1/25/10

Eating for pleasure

I don't know about you, but thinly sliced potatoes baked in cream until bubbly have the power to woo me any time of the day. There's something downright sexy about a potato dauphinoise or cheesy potato gratin. Served along side roast lamb or beef and you've got the makings of a truly glorious Sunday meal.

This version requires no addition of cheese and allegedly comes from a 19th century Swedish missionary named Jansson who founded a sect in Illinois, of all places. Where the story turns interesting is that this particular sect forbade eating for pleasure, yet this was the one dish he refused to give up. If that were true, then this seductive dish could lure any man or woman to yield to desire.

The addition of anchovies adds a serious depth of flavor and they literally melt while cooking, leaving behind nothing but a piquant bite to the humble potato.



I know I'm rather obsessed with serving anything and everything with a green salad, particularly one with a zingy, mustardy, vinaigrette that cuts right through anything rich that you're serving it with, but this dish is supper in itself. You don't need to make it as an accompaniment to meat, and it's perfect with a little salad on the side.

If you believe the story of Jansson, he served this as a midnight snack after late night opera performances. Trust me. You don't need anyone to break into a ballad to enjoy this.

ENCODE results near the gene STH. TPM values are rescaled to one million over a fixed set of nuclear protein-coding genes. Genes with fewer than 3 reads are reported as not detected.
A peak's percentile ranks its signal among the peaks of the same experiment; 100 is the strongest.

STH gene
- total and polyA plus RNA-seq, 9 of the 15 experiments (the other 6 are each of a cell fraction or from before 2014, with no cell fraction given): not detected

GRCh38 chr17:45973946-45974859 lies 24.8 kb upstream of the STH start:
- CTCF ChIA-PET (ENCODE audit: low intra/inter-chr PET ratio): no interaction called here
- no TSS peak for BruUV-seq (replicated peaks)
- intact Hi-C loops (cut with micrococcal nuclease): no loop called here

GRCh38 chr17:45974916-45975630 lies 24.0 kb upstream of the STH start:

Jansson's Temptation
Adapted from Living and Eating by John Pawson and Annie Bell
Serves 2

2 very large potatoes or 4 medium potatoes, peeled and finely sliced into chips
1 large onion, peeled, halved and finely sliced into half moons
1 can of anchovies in oil plus 2 teaspoons of the oil
1 tbs unsalted butter
1 1/4 cups double cream
1/2 cup vegetable stock
freshly ground black pepper

Preheat the oven to 425F. Grease a small to medium gratin dish (see picture) with the butter. Lay half of the potatoes in the dish. Scatter the onions over the potatoes and then lay the anchovies over the onions.



Top with the remaining potatoes. Mix together the cream, stock and season with pepper.

Pour the liquid over the potatoes to half cover them. Spoon the anchovy oil over the potatoes and cover with foil.

Bake for 30 minutes and then remove the foil and bake for another 25 -30 minutes until the top potatoes are golden brown and crisp and the sauce is bubbling up along the sides.

4 comments:

  1. i have to say this looks absolutely delicious!

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  2. This sounds and look FAB!

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  4. "Janssons frestelse" in Sweden has somthing to do with Pelle Janzon at the opera in Stockholm. He was an operasinger living 1844-1889 and is said to had this dish after work in the evening or night. In my book it says "if he had had a more disciplined life he could have gone a long way". It´s very delicious and in Sweden we often have it at the "Christmas table" (julbordet)and also at "smörgåsbordet".

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